After the second positive result, the odds the patient actually has cancer jumps up to 79.8%, but after the negative test, the odds drop back down to 4%
That Example Was Great, But You Promised Me Intuition
The page promised you intuition. So far we have solved one Bayes Theorem problem, which is decent example, but not too different than what is on Wikipedia for Bayes Theorem. Here is the intuition you should develop
- Bayes Theorem Is Just Multiplication and Division – Bayes theorem itself is very simple. Multiply out all of the strings of probabilities, and then normalize. However some problems it is applied to are themselves very complicated, so the whole thing becomes complicated. For instance, you can make the problem more difficult by using complicated probability distributions for the conditional probabilities or complicated initial probability distribution functions. There might be special probability functions applied to a goal scoring problem in soccer, or a line waiting problem at a store. But that doesn’t mean Bayes Theorem itself is all that complicated, the Bayes part of the problem is still just multiplication and division
- It is just as easy to solve for all possibilities as a single one – You might encounter a problem such as “This bag has 4 sided, 6 sided, 8 sided and 12 sided dice in it. Your friend draws out a die, rolls it, and reports the number as 5. What is the probability the selected die was a 6 sided die” The problem asks you to solve for the 6 sided die, but since you have to get the total probability at each step any way in order to normalize, it is just as easy to solve the problem for the 4, 6, 8, and 12 sided dice at the same time. Solving them all at the same time makes the thought process more straightforward, and can be done in a nice clean table.
- The order of observations doesn’t matter to end results – Bayes theorem amounts to repeated multiplication. Multiplication is commutative. You can change the order of the terms and get the same final results. But if you change the order of the observations, for instance putting the negative cancer test result first in our example problem, the intermediate results will have different probabilities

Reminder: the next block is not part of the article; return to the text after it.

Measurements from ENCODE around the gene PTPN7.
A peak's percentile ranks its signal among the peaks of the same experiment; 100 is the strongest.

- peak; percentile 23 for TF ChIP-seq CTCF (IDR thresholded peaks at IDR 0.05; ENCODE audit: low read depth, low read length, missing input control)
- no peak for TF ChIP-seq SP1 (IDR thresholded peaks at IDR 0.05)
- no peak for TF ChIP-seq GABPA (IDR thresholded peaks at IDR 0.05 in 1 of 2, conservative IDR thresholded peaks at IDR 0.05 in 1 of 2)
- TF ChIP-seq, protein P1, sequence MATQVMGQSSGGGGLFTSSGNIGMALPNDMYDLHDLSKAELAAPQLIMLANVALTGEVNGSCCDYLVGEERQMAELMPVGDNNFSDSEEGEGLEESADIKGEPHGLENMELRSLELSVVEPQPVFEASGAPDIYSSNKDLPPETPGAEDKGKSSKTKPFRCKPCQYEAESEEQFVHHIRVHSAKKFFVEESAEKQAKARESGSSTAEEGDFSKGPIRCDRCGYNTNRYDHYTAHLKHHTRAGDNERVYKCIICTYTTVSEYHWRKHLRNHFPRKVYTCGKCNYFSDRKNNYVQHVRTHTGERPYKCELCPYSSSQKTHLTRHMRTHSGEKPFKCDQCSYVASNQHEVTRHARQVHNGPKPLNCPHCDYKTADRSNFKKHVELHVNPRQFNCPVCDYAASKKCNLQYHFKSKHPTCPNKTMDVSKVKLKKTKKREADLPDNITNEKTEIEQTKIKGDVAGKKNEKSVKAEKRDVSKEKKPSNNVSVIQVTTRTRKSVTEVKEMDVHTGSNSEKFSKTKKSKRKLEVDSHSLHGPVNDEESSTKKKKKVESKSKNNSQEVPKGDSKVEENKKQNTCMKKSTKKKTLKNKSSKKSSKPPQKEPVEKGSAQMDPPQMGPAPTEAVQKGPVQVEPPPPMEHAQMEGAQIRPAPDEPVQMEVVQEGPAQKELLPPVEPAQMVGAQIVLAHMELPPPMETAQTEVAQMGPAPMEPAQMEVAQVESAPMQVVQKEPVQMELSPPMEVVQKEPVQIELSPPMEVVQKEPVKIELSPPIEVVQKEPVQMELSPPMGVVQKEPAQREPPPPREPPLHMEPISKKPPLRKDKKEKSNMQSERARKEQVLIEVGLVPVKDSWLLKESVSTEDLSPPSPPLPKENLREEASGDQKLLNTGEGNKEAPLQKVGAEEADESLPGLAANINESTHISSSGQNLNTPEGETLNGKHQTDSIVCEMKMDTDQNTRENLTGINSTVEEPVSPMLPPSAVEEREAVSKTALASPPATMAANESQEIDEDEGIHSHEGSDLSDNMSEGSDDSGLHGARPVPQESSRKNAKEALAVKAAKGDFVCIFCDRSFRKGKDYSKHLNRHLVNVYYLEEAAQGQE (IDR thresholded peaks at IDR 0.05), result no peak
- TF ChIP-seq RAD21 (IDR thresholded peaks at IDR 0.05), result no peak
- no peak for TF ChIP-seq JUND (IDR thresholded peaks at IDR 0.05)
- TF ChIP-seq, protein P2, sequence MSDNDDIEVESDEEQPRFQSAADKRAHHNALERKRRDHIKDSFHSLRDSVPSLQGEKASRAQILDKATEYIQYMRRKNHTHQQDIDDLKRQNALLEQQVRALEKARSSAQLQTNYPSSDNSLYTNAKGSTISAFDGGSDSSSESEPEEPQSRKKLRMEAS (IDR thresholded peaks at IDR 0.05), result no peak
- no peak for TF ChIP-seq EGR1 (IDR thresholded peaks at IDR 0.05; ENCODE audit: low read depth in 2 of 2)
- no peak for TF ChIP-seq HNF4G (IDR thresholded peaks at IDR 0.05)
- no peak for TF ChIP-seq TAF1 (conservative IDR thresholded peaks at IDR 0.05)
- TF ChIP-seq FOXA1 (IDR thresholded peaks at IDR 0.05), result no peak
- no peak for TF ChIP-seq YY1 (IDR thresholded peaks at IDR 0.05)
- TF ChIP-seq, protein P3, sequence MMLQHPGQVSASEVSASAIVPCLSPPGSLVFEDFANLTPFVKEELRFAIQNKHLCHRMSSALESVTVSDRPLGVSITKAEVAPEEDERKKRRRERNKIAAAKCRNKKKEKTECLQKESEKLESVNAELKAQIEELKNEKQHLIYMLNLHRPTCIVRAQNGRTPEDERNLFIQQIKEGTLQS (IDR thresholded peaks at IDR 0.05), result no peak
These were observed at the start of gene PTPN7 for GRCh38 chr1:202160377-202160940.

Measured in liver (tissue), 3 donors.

- You Don’t Actually Have To Normalize Each Step – We normalized the example problem each step. You could do all of the multiplication for the observations, and then normalize at the end and get the same result. The only caution is that the probabilities can get very small after repeated decimal multiplication if you do not normalize. You can run into trouble with round off or truncation error depending on what you are using to do the math.
So Why Was The Cancer Problem Result Surprising ?
Many people are surprised to see that a positive result on the 99% reliable test still only means there was a 16.7% chance the patient had cancer. Why was that surprising ? Because most people do not bake the initial probabilities into their intuition.
We do a good job of understanding the conditional probability. After all, a 99% reliable test should make it much more likely the patient has cancer, which it does. But if the initial probability is a really small number, the new probability will probably be small as well. This often gets overlooked, and people implicitly assume an evenly distributed initial probability when thinking about these types of problems.
Overlooking the initial probability is the real joke behind this XKCD comic https://xkcd.com/1132/ (not having to pay the bet if the sun actually exploded is merely a bonus)
These pie charts are a good way to visualize what is occurring. If the patient doesn’t do any test, the odds of having cancer are a small slice of the pie
While the patient is waiting for the test results there are 4 possibilities, either they have cancer and the test comes back positive (blue), they don’t have cancer and the test comes back positive (green), they don’t have cancer and the test comes back negative (purple) or they have cancer and the test comes back negative (red slice, but too small to be seen)
Once they get positive test results, the purple and red slices of the previous chart go away. We normalize the green and blue slices in light of the new total probability. The odds of getting that result due to a false positive (green) are still larger than the odds of a true positive (blue).
If you want more examples and information about Bayes Theorem, here is a book I wrote walking through half a dozen Bayes Theorem examples
And here is an Excel file solution to some Bayes Theorem problems